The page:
This project allows me to consider ways in which to build upon and further systematize for the analysis of social media small stories research, a paradigm for narrative & identities analysis for everyday life storytelling. Small stories research, which I originally developed for the study of narrative conversational practices of female adolescent peer-groups pre-figured the social media engendered visibility of ‘non-canonical’ and under-represented –certainly, in interview narrative studies- narration forms: i.e. open-ended, multi-authored, transportable, snappy, with emphasis on the mundane, etc. In recent work (2012, 2013a,b, 2014a), I have begun to document what I have called ‘breaking news’ as an increasingly salient small story genre of great consequence in ordinary people’s technologically mediated everyday life, intimately linked with social media affordances (e.g. ability to share lived experience as it is happening and to update as often as necessary) and media convergence. The normativity and even requirement for the presumption of happening now stories pose new questions and challenges for narrative analysis and call for a scrutiny of certain mainstay concepts on the one hand and the development of a new analytical vocabulary on the other. This is more so in the context of the canonical assumption within autobiographical research that telling/writing the self necessitates a measure of time distance from the events and a process of reflection that is simply unavailable in the immediacy of the moment.
In the light of this, my aims in this project are to:
– chart the multi-semiotic forms (linguistic/textual, visual, auditory, etc.) that such life-writing of the moment takes on a range of social media (e.g. YouTube, Facebook, Twitter), with emergent and remediated genres (e.g. selfies, retweets, spoof videos & remixes) and, where applicable on the basis of specific (personal, political, social etc.) incidents and issues (e.g. the Eurozone crisis)
– document the kinds of subjectivities, incl. ethical and political selves, that lifewriting of the moment engenders.
This contextualized analysis is aimed at shedding light on how story ownership, entitlement and uptake are changing in the life writing of the moment and what kinds of storylines and self-projects are deemed as tellable and circulatable, where, with/by who, and how.
I specifically address the following questions:
How does the telling of stories of the moment shift across media contexts and what semiotic modalities are mobilized to do what, when & how?
How do social media engineering and practices of ‘networked audience’ engagement (e.g. Like, Follow, Share) shape ways of telling?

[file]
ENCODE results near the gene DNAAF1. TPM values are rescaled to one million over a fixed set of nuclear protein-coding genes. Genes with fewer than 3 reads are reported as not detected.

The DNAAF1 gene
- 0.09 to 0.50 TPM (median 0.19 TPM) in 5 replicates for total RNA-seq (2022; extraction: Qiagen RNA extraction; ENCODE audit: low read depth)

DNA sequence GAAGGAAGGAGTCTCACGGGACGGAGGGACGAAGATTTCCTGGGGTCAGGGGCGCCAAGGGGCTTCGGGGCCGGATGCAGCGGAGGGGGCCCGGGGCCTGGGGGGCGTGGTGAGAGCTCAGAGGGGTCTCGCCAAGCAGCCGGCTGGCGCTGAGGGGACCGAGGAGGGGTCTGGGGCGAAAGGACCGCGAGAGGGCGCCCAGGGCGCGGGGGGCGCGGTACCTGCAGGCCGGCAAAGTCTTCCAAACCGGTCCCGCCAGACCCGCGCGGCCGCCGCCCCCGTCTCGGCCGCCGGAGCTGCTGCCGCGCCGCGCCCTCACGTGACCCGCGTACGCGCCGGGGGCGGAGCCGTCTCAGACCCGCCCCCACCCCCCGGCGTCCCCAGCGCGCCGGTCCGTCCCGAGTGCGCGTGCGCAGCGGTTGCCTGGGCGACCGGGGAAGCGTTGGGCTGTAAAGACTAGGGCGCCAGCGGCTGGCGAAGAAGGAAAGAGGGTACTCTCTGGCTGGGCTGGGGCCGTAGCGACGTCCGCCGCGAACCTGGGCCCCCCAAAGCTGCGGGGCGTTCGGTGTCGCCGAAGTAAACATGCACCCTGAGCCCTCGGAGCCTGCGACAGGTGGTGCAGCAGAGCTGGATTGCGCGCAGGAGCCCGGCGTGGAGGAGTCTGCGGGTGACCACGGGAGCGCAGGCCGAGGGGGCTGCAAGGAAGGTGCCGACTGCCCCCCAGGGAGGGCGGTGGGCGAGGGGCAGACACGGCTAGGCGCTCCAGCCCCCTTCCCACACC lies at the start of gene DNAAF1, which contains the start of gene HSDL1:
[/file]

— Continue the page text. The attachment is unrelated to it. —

I have already developed two concepts, narrative stancetaking and rescripting (2014b, 2015) that help me chart the genres of life-writing of the moment: their distribution; co-authored aspects; the positions they afford for the tellers; their relations with social media enabled processes such as: context collapse, replicability, (re)localization of content.
Bamberg, M. & Georgakopoulou, A. (2008) ‘Small stories as a new perspective in narrative and identity analysis’. Special Issue of Text & Talk 28: 377-396.
Georgakopoulou, A. (2007) Small Stories, Interaction and Identities. Amsterdam/Philadelphia: John Benjamins.
—————————–(2008) ‘“On MSN with buff boys”: Self- and other-identity claims in the context of small stories’. Journal of Sociolinguistics 12: 597-626.
—————————– (2009) ‘Reflection and self-disclosure from the small stories perspective: A study of identity claims in interview and conversational data’. In Schiffrin, D., De Fina, A., & Nylund, A. (eds.), Telling Stories. Building Bridges among Language, Narrative, Identity, Interaction, Society and Culture. Washington, DC: Georgetown University Press. 226-247.
———————–(2013a) ‘Storytelling on the go: Breaking news stories as a travelling narrative genre’. In M. Hatavara, L.-C. Hydén & M. Hyvärinen (eds.), The Travelling Concepts of Narrative. Amsterdam: Philadelphia: John Benjamins.
————————(2013b) Small stories research and social media practices: Narrative stancetaking and circulation in a Greek news story. Sociolinguistica 27: 87-100.
————————–(2014a) ‘Girlpower or girl (in) trouble?’: Identities and discourses in the media engagements of adolescents’ school-based interaction. In J. Androutsopoulos (ed.) The media and sociolinguistic change. Mouton de Gruyter.
——————————–(2014b) Small stories transposition & social media: A micro-perspective on the ‘Greek crisis’. Special Issue. Discourse & Society 25: 519-539.
———————————(20915, in press) Life/narrative of the moment. From telling a story to taking a narrative stance. In McKim, E. & Schiff, B. (ed.s), Life and narrative. OUP.